April 9, 2006

Tag Usability 101: Essence of a Tag

Posted in Search, Tagging, Usability at 11:36 am by mj

Tim Spalding of LibraryThing (the plural version of which appears to be a squattor) recently wrote a nice (and funny) little response to a multi-versus-single-word-tag thread on the TagDB mailing list.

For good or ill, most web users have no such intuition. 99.9% would never speak of the “union” of two tags, this being some sort of trickle-down from set-theory talk. Far fewer would have that intuition in terms like “find all pictures tagged both ‘london’ and ‘trip.'” And of those, few would have any idea how to do it. Yes, most search engines allow all sorts of clever boolean logic (+london +tip -“pigeons shitting on me in trafalgar square.”) No, nobody uses that logic.
“London” and “trip” make sense on their own; “Spring semester” does not. The union of “spring” and “semester”? How about the union of “spring,” “training” “red” and “sox”? Or shall we look for the union of “springTraining” and “red_sox”? Congratulations, you need an “about” page to tell people how to tag, and your users are all programmers.

This conversation is necessary among any team implementing tagging. It’s a basic usability point.

In the single-word corner, we have Ihe tag purists. To them, tags are unstemmed tokens, and tokens are atomic. If you allow phrases and even sentences (e.g., “my trip to london”), you’re moving beyond tags/reverting back to captions/keywords. Tag purists also view tags as facets of an item–attributes or metadata describing some aspect of the item–and frown on tags that seem to represent (or replace) content.

In the multi-word corner, we have what I’ll (lovingly) call the usability police. To them, as to Tim, any notion of the “intuition” of using lists of single words to file and then retrieve items is absurd: most users have no such intuition. Forcing users into fusing words together (e.g., “red_sox”, “hot_dog”, “beer_belly”) is just asking to limit your reach to only the most technically inclined.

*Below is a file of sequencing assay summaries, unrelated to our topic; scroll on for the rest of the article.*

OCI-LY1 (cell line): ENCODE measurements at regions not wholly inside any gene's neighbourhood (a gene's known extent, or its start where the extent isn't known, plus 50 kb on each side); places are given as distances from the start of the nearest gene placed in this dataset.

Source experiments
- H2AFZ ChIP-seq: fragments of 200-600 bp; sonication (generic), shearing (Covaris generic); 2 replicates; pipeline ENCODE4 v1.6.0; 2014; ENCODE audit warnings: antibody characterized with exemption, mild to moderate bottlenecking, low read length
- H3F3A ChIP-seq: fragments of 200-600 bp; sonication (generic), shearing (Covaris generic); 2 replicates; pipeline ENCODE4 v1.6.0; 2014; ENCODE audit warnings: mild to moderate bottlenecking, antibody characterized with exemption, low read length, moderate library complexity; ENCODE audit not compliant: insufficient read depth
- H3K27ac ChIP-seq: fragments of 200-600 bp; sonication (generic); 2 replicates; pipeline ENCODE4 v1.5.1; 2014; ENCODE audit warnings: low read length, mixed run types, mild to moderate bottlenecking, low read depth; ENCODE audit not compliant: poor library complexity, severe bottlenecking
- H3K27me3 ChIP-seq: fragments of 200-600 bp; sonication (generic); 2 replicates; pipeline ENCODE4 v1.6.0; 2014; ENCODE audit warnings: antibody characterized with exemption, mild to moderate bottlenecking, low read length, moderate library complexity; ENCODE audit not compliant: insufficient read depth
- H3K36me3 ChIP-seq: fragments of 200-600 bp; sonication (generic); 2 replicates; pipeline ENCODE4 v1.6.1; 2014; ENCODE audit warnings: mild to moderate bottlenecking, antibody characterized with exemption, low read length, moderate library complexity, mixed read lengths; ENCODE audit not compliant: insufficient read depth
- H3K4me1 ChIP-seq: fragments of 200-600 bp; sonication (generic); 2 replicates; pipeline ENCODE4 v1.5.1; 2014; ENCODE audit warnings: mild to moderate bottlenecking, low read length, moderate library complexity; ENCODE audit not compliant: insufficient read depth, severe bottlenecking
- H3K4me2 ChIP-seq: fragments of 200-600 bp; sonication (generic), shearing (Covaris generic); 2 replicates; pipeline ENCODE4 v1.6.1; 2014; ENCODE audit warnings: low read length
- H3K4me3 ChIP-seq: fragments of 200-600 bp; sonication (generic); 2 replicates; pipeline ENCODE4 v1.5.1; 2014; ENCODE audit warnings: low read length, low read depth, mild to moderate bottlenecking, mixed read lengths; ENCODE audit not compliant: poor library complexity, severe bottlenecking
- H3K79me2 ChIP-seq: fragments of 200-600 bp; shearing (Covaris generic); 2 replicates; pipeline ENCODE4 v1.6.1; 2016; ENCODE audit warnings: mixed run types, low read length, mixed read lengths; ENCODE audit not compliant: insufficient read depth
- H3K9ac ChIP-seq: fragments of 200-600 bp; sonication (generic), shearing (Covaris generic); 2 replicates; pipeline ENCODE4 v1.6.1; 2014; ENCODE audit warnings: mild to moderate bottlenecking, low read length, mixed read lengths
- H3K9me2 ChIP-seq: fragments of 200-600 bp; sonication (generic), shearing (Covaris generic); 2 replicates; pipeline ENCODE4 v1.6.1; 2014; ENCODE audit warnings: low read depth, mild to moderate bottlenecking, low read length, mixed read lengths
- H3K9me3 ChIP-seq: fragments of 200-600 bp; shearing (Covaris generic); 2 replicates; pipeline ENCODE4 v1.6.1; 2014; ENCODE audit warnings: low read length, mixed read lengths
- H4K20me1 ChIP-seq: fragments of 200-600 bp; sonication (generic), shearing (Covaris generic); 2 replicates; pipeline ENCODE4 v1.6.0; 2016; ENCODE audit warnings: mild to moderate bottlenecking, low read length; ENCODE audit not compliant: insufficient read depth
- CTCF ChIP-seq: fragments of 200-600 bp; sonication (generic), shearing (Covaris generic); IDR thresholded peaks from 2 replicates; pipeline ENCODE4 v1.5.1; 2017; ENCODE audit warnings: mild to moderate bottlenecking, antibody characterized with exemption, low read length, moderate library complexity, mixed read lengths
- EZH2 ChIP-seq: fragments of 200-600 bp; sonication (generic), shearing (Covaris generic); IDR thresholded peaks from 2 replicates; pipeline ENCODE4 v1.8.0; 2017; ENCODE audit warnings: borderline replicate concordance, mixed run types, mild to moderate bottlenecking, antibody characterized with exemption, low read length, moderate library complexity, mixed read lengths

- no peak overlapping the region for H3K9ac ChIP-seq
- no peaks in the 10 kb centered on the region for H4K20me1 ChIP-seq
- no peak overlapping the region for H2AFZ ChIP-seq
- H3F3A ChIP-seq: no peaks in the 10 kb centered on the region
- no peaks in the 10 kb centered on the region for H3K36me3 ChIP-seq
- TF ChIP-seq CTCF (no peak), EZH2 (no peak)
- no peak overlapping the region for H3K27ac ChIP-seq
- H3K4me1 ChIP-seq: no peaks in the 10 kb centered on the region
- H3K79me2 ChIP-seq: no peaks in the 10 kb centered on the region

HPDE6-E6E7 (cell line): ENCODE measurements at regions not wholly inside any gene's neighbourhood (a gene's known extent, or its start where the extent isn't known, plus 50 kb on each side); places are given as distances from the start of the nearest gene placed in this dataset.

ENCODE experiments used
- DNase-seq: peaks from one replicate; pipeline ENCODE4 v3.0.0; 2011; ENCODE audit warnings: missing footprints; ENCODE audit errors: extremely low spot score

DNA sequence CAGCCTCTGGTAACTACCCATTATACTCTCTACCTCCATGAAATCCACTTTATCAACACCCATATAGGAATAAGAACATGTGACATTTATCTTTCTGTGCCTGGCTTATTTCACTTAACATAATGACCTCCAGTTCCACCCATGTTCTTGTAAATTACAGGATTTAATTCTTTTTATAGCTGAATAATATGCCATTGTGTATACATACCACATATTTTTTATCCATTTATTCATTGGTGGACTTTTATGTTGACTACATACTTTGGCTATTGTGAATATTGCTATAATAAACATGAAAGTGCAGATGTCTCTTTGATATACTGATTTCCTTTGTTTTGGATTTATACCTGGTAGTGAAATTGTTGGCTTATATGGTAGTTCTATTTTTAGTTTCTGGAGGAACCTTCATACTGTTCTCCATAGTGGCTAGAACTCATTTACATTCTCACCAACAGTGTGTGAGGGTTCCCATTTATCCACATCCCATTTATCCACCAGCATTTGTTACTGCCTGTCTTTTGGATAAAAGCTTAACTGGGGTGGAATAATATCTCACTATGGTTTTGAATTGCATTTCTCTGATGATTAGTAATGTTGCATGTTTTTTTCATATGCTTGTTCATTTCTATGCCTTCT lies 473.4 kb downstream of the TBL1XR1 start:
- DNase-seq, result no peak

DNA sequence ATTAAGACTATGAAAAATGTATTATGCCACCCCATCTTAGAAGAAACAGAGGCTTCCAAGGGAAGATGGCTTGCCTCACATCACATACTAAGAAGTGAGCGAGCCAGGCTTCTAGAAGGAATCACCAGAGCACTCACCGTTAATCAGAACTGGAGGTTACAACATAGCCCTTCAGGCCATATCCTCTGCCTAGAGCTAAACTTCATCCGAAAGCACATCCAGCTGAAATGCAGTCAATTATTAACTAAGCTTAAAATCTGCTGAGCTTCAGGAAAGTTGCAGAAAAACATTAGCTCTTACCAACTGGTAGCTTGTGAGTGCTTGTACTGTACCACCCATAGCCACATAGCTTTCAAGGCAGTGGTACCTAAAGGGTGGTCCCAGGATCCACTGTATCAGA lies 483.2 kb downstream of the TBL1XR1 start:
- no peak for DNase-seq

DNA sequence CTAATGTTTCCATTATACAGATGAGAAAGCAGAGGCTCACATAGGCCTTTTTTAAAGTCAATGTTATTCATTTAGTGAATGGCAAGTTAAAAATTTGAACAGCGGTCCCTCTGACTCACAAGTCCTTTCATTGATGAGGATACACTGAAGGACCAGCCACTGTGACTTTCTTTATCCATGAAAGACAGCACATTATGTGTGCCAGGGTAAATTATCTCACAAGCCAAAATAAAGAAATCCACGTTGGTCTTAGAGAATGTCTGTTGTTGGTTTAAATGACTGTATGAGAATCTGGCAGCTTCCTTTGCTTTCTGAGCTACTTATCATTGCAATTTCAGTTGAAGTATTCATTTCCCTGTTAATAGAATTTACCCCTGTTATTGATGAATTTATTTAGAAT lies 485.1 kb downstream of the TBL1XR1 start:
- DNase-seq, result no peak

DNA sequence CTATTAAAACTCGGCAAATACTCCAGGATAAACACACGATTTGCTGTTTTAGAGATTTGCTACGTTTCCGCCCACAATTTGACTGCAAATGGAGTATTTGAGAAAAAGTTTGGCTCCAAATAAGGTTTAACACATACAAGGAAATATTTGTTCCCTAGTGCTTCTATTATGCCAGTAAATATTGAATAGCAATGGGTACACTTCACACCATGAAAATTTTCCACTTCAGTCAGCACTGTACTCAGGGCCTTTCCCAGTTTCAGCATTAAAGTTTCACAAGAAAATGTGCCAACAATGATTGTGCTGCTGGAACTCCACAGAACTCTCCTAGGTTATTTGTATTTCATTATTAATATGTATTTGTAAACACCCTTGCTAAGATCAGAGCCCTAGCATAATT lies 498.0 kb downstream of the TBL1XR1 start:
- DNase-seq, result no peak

The tag purist perspective makes a lot of sense from the IR point of view. Computing tag intersections and unions, related tags, tag clusters, etc., is much simpler than doing the same with collections of full-text documents. This is appealing. From here, it looks as if tags basically distill the essence of a thing down to a few words. It’s like calculating statistically relevant words for free. Plus, it sort of pushes off the question of “Do I use a real search engine, or do I just go with the standard three-table MySQL tag schema?” until your system really, really needs to scale, since there’s no need to compute or analyze anything.

It also makes serving your customers’ needs easier. If I’m looking for things tagged “london,” I’d expect to get back things about people’s trips to London, or London bombings–which won’t happen if another user tags her photos/blogs with “London Bombing” or “Trip to London” or “London – March 2006” without some back-end analysis. But if you do that, then you lose the atomicity of a tag like “hot dog.”

The compromise position some sites have reached is to push multi-word tags inside of quotation marks. That poses a bit of a parsing issue, though (not for the code, but for the human trying to maintain/scan the list).

I think part of the anxiety people are having over multi- versus single- word tags is due to the early hype surrounding tagging as a cure-all for site navigation. In truth, any user input requires the application of IR concepts. Just as full-text indexing results in ambiguities, false positives, and false negatives, so too will any tagging scheme, no matter how intuitive to its users.

The advantages that I see for tagging are:

  1. it provides an obvious navigation alternative,
  2. it allows for dynamically expanding facets (sets of attributes) of items, and pivoting on each,
  3. it’s simpler to index and cluster around a subset of words that the author/reader feel really represent an item, than it is to try to automatically distill the essence of the same item from a collection of hundreds of words,
  4. it reduces the effort required to input metadata for visual items, and
  5. it increases the opportunities for tools to automatically add important facets to an item.

As for my own opinion, I lean heavily toward multi-word tags separated by commas when the only possible input of tags is through a single textbox. I believe, however, this will be rendered moot in the next year as new graphical–and usable–tag management interfaces are developed (and I don’t mean a series of checkboxes on the right-hand side of the page). But this is going to force people to think in terms of IR concepts who’d rather not.

(Dodge an issue? Why, I’d never!)